Refereeing is learned through empirical observation

You can’t learn fencing from a book.

Every few weeks, we’ll get a keen fencer at SSC who asks if there is a book that explains some aspect of fencing, like how to make a cut, take a parry, or what to do off the start line. We get these requests a lot, and we generally refer them to the stack of fencing manuals that we have strewn around the lounge.

It soon becomes readily apparent that while books can provide a lot of background information on how to fence, there is no substitute for actually doing it. Detailed explanations on the bio-mechanics of the lunge are a poor substitute for actually practising lunges and having someone knowledgeable refine your form.

The same goes for refereeing. There are plenty of fencing rules (check out for the English translations of the official FIE rules). The fundamental role of a referee is to apply these rules to the bout.

Problem is, the rules don’t provide enough detail to cover all the richness of what happens in a real bout. No set of rules is ever likely to do this.  So real-life referees have standardised interpretations of the rules that they apply in bouts. These interpretations cover the nuances in real life bouts that the written rules don’t, or can’t.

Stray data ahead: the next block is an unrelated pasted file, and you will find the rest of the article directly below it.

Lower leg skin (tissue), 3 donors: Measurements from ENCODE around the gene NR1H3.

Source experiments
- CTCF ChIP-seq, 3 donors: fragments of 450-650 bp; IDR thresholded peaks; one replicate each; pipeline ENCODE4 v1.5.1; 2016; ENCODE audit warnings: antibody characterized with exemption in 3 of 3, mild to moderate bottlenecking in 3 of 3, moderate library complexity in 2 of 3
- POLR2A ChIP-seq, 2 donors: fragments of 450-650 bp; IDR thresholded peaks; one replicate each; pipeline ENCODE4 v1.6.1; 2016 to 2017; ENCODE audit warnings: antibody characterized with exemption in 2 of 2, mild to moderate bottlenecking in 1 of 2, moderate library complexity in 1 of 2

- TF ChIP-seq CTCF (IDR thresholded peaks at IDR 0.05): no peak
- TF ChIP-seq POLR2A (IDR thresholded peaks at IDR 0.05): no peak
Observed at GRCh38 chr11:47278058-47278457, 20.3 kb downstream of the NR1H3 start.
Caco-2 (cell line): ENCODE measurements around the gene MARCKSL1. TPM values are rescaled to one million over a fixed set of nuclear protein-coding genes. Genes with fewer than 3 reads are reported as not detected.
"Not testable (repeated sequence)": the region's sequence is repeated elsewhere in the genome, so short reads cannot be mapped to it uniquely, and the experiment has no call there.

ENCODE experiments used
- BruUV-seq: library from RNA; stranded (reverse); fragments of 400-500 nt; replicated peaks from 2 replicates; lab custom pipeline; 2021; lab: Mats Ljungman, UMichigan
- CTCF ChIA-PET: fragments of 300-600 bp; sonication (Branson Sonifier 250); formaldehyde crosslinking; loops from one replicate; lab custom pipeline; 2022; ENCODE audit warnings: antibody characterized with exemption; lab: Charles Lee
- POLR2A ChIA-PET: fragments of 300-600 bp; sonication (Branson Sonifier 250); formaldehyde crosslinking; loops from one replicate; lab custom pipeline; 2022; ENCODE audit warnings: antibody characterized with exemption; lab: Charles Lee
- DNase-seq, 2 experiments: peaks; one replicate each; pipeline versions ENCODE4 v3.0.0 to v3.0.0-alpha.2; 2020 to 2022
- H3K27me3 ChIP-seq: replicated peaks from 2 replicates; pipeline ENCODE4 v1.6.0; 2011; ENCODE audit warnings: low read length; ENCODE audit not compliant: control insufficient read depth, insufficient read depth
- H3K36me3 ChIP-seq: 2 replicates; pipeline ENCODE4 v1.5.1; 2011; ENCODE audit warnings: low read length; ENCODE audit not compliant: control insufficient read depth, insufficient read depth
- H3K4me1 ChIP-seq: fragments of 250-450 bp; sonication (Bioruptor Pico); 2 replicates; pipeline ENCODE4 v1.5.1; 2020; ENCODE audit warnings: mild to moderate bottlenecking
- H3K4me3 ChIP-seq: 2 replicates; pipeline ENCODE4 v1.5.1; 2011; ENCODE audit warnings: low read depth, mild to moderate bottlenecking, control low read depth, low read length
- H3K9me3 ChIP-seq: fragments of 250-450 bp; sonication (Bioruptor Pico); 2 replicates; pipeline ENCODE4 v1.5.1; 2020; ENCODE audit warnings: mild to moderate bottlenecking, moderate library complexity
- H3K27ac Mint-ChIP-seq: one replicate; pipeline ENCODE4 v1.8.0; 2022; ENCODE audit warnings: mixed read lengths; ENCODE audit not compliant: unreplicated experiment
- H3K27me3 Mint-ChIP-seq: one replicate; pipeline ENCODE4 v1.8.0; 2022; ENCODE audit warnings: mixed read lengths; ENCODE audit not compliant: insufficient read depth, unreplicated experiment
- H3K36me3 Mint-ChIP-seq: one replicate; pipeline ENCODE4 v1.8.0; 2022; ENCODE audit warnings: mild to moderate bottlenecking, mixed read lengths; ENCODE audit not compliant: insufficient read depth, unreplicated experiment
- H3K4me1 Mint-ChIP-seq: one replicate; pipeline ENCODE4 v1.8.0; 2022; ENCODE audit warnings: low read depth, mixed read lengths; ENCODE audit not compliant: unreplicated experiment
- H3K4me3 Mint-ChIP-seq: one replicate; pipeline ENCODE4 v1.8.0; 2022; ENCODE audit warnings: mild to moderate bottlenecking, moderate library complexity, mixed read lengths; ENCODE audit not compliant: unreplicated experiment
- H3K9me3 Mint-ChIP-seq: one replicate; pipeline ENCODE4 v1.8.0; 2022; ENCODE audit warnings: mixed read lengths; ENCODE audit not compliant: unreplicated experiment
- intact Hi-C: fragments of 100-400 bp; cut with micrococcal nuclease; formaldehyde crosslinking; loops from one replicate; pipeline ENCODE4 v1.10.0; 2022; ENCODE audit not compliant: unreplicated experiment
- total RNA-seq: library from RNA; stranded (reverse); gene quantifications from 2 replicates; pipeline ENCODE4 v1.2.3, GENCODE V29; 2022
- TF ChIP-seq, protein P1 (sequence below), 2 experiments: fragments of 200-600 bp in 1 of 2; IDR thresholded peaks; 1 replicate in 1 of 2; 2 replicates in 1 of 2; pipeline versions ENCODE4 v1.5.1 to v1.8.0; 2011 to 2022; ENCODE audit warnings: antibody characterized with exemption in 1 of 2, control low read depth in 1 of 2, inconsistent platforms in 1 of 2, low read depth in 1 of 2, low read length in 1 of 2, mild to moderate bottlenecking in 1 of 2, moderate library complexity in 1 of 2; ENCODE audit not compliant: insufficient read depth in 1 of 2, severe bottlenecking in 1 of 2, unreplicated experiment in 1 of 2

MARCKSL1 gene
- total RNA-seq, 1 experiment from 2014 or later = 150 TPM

Take the classic example of attack-counterattack at the start of the bout. From the FIE Technical Rulebook (translation courtesy of British Fencing):

T.7.1 The attack is the initial offensive action made by extending the arm and continuously threatening the opponent’s target, preceding the launching of the lunge or flèche (cf. t.56ss, t.75ss).

T.8.3 Counter-attacks are offensive or offensive–defensive actions made during the offensive action of the opponent.

T.75.1 Any attack properly executed (cf. t.7) must be parried, or completely avoided, and the phrase must be continuous.

T.80.1 When during a phrase both fencers are hit simultaneously there is either a simultaneous action or a double-hit.

T.80.3 The fencer who is attacked is alone counted as hit:

a) If he makes a stop hit on his opponent’s simple attack;
b) If, instead of parrying, he attempts to avoid the hit and does not succeed in so doing;
c) If, after making a successful parry, he makes a momentary pause (delayed riposte) which gives his opponent the right to renew the attack (redoublement, or remise or reprise);
d) If, during a compound attack, he makes a stop hit without being in time;
e) If, having his point ‘in line’ (cf. t.10) and being subjected to a beat or a taking of the blade (prise de fer) which deflects his blade, he attacks or places his point in line again instead of parrying a direct hit made by his opponent.

T.80.4 The fencer who attacks is alone counted as hit:

a) If he initiated his attack when his opponent had his point ‘in line’, without deflecting the opponent’s weapon. Referees must ensure that a mere contact of the blades is not considered as sufficient to deflect the opponent’s blade.
b) If he attempts to find the blade, does not succeed (because of a derobement) and continues the attack.
c) If, during a compound attack, he allows his opponent to find the blade, and continues the attack while his opponent ripostes immediately.
d) If, during a compound attack, he bends his arm or makes a momentary pause, during which time the opponent makes a stop hit or an attack while the attacker continues his own attack.
e) If, during a compound attack, he is stop-hit one period of fencing time (temps d’escrime) before he makes his final movement.